Let's Go Fly a Kite
One of the best things to do on a beautiful, windy day on the beach is to fly a kite. They can fly so high that sometimes their vibrant colors become nothing more than a tiny spot in the sky. But how can you accurately measure how high the kite is actually flying?
The setup for this procedure is pretty simple. We needed a kite with enough surface area to create the lift needed to overcome the weight of the B1100-1 USB Barometer. We used a 46" x 30" Nylon kite that had a wind range of 5-20 mph. A kite of this size would be able to lift the 43 gram USB Barometer into the air on a windy day. To avoid damaging the USB Barometer when the kite inevitably crashes into the sand or the Mississippi Sound, we placed it in a zipper storage bag. Then we duct taped the Barometer in the bag onto the string about 18 inches below the body of the kite. The B1100-1 USB Barometer was set at its default settings. The wind was blowing at a velocity of 23 km/h.
Materials for Experiment:
Default B1100-1 Settings:
After several failed attempts to get the kite up in the air, we caught enough wind to get a decent flight out of the kite. By keeping the string taught, the kite soared up into the air and into the blinding sun. The kite rose at a fairly steady rate from about 2:15 PM to 2:18 PM. At 2:18 the kite took a quick dip downward before beginning to climb back up. The kite took a much longer dip from about 2:21 to 2:23. The kite then climbed upward for about another minute before crashing to the ground.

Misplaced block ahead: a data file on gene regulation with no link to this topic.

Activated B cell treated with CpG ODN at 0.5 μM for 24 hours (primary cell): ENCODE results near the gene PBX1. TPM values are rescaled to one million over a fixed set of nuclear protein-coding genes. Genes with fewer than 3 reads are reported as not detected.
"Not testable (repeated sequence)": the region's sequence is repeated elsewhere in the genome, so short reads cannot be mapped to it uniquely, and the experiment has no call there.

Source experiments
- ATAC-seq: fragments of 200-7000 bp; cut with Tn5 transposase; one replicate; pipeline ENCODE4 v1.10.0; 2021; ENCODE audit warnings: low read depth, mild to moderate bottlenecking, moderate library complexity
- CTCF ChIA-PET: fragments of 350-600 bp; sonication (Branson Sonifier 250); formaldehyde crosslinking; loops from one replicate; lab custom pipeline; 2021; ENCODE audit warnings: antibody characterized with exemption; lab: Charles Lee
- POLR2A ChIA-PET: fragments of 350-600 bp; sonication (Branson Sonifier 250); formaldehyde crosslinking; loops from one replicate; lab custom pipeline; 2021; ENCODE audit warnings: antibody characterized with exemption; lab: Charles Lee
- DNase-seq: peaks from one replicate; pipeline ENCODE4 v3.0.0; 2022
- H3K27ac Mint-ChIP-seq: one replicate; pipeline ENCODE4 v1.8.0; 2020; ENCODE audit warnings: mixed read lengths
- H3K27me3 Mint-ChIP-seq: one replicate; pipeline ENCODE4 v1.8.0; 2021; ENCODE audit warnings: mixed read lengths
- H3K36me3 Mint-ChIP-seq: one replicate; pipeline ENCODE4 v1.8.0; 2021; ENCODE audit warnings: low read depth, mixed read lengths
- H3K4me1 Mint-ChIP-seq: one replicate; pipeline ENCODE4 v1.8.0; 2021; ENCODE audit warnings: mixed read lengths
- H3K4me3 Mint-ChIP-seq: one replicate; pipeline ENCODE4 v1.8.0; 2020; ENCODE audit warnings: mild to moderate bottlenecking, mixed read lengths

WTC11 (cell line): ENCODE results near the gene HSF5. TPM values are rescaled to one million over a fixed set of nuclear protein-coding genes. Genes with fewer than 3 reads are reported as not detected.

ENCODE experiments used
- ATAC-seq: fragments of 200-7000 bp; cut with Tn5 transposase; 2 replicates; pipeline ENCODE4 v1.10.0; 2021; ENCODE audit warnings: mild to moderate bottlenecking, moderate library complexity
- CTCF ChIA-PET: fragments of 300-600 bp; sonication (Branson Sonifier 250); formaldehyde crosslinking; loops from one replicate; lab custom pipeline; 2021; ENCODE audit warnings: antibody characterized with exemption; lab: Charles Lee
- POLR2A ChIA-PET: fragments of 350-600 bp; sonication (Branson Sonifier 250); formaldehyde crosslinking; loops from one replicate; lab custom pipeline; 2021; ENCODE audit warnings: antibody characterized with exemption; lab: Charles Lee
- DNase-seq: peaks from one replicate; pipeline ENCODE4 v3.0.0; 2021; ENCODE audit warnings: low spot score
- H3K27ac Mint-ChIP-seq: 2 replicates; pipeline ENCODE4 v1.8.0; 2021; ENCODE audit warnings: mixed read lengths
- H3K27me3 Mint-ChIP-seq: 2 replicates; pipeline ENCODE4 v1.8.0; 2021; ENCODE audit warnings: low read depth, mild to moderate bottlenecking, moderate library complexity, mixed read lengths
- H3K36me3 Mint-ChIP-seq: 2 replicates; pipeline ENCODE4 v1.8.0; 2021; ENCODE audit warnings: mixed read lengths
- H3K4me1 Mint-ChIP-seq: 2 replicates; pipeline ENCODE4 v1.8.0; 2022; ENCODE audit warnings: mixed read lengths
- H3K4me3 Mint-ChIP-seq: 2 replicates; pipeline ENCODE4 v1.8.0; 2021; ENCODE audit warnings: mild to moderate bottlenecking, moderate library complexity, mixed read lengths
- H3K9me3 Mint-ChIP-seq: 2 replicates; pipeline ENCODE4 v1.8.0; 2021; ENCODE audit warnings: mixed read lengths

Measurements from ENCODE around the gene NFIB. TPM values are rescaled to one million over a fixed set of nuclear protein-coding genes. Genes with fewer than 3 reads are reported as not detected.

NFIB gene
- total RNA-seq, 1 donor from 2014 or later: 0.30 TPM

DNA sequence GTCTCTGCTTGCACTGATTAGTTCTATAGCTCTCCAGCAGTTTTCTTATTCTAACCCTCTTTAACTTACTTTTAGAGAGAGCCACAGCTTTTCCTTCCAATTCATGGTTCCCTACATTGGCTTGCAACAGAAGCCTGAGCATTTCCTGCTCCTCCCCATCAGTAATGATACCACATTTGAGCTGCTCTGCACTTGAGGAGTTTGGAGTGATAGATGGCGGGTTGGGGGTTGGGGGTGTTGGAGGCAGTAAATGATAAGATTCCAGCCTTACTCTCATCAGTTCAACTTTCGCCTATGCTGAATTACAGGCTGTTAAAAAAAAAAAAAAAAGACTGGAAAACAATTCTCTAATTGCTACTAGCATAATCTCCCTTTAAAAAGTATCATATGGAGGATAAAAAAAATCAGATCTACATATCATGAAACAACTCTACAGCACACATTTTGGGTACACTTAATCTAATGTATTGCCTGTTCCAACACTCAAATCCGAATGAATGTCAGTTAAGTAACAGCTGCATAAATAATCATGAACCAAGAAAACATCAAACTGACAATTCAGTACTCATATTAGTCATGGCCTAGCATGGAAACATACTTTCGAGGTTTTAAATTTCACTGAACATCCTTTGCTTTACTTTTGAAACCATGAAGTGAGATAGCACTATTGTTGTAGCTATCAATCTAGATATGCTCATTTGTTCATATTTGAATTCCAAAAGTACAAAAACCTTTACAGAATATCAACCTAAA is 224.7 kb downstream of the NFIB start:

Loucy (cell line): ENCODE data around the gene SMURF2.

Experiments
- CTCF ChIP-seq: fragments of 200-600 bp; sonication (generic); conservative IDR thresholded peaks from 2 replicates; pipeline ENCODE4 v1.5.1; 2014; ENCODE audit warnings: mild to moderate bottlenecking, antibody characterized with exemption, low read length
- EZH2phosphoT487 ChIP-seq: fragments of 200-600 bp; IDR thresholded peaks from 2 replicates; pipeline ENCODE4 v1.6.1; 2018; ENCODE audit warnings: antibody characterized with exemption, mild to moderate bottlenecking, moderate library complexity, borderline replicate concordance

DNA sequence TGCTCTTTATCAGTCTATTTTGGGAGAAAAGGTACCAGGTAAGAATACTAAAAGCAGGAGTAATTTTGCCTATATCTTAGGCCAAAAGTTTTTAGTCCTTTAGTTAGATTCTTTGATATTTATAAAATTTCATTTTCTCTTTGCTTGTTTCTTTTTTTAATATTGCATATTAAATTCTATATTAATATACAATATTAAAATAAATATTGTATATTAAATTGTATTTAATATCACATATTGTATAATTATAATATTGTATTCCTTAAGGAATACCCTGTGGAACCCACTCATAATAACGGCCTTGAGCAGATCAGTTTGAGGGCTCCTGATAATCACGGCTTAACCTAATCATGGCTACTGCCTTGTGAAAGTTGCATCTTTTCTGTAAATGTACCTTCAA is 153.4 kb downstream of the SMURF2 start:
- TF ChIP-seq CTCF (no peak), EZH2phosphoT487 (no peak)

Copying the data from the XLR8R program into Excel, we were able to make charts of both the pressure and altitude of the kite during its flight. The raw pressure data collected by the USB Barometer during one failed attempt to fly the kite (A on graph below) followed by a superior flight (B) looked like this:
To calculate the altitude of the kite, we used the formula for absolute altitude
where p0 equaled the pressure at sea level on the day of flight. p0= 101,830 Pa per weather.com.
The graph for the altitude of the kite is illustrated below with "A" noting the failed flight attempt and "B" noting the successful flight.:
The USB Barometer was able to make very accurate readings. At the times when the kite was on the ground, the calculated altitude was within a close margin of error to exactly sea level, which was where the kite was being flown from. The given pressure by weather.com was 101,830 Pa, and the USB Barometer measured 101,84416 Pa as sea level. One can see the climb of the kite and when it started to dip down, only to be caught again by the wind and continue to climb.
The highest calculated altitude for our kite was about 40 m just before it crashed. The USB Barometer was able to create accurate data that was a great deal of fun to collect.